* Advanced Computer Aided Animation is intended to give you a thorough understanding of how 3D complex animations are created using a PC-based CAD system. You will concentrate on developing and enhancing your technical ability as applied to computer animation, as well as an informed understanding of the computer aided animation creativity. The module will take you through the entire process of making 3D animations as part of your practical work and projects. The projects are the core of the animation, providing you with the environment for learning and academic development together with the evolution of skills in the creative and technical aspects of computer aided animation.
        * Newsroom Operation covers the entire workflow for a broadcast TV newsroom from an original news story, through the write-up, planning and capturing footage, to editing and broadcasting. Using the latest industry-standard equipment in a fully operational newsroom, you will gain an understanding of the creative and technical processes involved in TV production.
        * Professional Media Production aims to provide you with a comprehensive understanding of management techniques relevant to video/multimedia production. Working in teams, you will acquire the knowledge required to plan, organise, finance, produce and evaluate media materials for external customers.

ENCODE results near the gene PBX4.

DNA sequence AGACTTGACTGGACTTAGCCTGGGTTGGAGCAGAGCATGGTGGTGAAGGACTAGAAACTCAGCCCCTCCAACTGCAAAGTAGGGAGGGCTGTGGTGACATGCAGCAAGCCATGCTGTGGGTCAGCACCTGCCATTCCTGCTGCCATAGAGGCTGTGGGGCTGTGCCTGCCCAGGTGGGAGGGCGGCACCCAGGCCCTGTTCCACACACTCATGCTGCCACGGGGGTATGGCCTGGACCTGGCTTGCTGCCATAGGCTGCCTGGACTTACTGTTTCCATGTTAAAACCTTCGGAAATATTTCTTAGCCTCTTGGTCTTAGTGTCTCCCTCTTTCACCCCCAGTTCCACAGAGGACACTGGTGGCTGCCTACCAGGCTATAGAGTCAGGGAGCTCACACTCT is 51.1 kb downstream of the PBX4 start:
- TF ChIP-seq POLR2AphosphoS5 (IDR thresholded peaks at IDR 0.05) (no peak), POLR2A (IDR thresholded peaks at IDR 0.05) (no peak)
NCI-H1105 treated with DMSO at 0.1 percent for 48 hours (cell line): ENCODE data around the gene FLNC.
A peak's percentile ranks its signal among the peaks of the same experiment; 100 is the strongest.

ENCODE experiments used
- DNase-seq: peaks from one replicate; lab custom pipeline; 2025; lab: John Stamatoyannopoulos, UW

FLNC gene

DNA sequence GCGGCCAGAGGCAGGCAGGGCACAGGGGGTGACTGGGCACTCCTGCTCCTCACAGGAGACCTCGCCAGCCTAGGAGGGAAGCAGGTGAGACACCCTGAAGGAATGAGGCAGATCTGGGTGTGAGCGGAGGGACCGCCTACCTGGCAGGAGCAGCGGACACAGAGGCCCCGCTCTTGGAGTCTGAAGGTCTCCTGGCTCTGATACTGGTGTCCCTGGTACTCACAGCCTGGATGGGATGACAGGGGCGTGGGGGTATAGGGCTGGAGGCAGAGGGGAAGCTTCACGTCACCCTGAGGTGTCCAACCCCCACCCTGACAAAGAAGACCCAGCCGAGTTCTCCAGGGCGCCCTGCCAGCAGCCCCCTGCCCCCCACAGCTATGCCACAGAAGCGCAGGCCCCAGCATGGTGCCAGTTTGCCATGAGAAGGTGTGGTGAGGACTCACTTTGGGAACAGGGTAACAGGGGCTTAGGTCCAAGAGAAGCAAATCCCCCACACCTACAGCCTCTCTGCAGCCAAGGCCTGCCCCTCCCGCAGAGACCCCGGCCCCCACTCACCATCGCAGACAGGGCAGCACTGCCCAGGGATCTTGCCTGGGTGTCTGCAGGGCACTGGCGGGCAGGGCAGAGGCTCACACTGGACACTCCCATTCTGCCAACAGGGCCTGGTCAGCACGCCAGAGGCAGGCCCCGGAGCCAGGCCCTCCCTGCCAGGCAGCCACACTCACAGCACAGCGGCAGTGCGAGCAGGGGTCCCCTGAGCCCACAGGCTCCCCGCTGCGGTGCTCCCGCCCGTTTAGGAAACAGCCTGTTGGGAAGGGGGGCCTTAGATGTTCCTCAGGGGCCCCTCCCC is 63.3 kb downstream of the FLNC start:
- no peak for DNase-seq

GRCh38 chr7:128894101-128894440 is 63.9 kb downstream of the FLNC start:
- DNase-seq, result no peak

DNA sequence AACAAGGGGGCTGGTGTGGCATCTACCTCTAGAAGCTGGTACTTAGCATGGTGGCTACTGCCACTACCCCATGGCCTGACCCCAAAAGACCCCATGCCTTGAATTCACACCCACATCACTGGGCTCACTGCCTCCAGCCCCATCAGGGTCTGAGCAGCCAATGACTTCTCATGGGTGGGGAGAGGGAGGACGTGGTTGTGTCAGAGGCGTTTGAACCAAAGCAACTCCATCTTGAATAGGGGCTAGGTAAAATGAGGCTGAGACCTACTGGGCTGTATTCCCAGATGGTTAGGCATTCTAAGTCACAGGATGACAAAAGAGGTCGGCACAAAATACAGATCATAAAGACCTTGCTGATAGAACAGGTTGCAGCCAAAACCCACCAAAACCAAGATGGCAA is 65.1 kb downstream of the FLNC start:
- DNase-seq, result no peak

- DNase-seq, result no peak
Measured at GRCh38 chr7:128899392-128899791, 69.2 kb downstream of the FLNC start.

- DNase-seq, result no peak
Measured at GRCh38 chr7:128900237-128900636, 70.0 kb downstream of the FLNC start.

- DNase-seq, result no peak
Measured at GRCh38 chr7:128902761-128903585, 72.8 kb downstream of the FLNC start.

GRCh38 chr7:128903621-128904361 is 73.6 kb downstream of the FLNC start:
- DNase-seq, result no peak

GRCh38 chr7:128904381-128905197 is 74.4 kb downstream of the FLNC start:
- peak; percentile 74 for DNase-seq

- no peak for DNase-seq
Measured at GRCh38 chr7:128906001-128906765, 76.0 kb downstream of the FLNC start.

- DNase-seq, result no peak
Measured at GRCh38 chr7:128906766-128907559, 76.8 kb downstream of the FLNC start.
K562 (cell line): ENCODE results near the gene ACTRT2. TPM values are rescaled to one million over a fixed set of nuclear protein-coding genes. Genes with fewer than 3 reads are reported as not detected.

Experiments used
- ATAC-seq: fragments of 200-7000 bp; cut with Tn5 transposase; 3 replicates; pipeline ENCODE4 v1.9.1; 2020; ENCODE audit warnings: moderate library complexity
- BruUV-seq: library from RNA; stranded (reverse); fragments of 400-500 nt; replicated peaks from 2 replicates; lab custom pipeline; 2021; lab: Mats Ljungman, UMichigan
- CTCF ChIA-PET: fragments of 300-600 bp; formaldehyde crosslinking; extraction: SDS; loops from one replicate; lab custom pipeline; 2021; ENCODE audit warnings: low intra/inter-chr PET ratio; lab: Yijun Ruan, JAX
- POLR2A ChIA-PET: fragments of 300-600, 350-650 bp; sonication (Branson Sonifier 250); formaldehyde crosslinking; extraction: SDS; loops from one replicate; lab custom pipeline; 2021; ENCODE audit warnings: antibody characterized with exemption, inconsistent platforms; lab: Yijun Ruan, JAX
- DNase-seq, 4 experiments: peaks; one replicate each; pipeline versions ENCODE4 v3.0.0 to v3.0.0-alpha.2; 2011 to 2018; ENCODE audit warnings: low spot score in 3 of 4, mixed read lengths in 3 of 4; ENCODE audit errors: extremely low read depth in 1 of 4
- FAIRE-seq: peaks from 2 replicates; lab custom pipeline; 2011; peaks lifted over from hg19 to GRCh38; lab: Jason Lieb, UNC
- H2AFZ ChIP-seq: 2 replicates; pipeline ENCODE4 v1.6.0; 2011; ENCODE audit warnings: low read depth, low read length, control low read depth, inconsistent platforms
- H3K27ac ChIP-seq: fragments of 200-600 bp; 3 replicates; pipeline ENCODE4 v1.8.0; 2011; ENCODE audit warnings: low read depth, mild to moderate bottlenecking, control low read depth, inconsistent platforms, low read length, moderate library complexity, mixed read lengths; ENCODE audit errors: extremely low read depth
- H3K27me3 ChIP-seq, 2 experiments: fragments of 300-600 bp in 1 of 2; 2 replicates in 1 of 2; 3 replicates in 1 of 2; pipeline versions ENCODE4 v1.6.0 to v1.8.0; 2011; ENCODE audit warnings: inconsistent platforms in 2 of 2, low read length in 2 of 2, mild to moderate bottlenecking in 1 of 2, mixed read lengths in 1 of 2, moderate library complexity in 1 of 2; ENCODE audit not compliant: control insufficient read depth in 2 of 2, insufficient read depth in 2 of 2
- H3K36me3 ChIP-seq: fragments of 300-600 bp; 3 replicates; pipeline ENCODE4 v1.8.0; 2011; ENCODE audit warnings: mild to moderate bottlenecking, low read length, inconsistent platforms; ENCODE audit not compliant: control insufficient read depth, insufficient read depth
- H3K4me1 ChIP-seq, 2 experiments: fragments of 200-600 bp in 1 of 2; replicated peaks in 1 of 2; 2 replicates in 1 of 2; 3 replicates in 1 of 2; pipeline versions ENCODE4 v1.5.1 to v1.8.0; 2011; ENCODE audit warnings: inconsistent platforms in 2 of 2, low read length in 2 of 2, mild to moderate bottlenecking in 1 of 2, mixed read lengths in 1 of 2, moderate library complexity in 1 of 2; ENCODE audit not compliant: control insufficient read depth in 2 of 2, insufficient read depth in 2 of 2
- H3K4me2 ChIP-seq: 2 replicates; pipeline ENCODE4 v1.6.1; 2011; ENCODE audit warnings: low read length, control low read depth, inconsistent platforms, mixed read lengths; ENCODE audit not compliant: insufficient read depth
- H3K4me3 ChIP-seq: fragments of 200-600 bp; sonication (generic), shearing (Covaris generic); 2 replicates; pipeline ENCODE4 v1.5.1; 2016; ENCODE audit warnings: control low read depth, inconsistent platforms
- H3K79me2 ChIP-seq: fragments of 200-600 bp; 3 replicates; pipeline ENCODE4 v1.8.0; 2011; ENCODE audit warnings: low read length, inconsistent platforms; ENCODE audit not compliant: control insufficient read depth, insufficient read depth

* Research and Study Methods is designed to introduce you to the research and study methods that will underpin work carried out for your dissertation. The module, delivered in a seminar style, will provide you with research skills, planning techniques, progress management and review, and ability to use ICT support materials. You will be given guidance on the analysis and technical presentation of research material.
        * The Dissertation is an individual research and development project of 10,000-15,000 words on a topic closely related to your programme of study. The work may be undertaken in close co-operation with a research, industrial or commercial organisation.

    Teaching, learning and assessment

    Learning methods include lectures, directed reading, workshops, seminars, and practical and project work.

    Teaching is organised on a module-credit basis, involving approximately 200 hours of student input and approximately 36 hours of staff contact, normally delivered through a weekly three-hour teaching block over a 12-week period.

    Each course module is assessed individually, generally on the quality of written or design work, and to some extent on verbal presentations. Assessment methods may include essays, seminar papers, class tests, project work, design and oral presentations, workshops, simulations, and practical exercises.

    Teaching and learning also draws on the diverse professional backgrounds, experience and knowledge of academics and visiting lecturers from industry.


    Teaching staff are drawn primarily from the School of Technology. Visiting speakers from business and industry provide further input. The programme benefits from the rigorous validation and review processes at the University, and the external examiners are very positive about the course.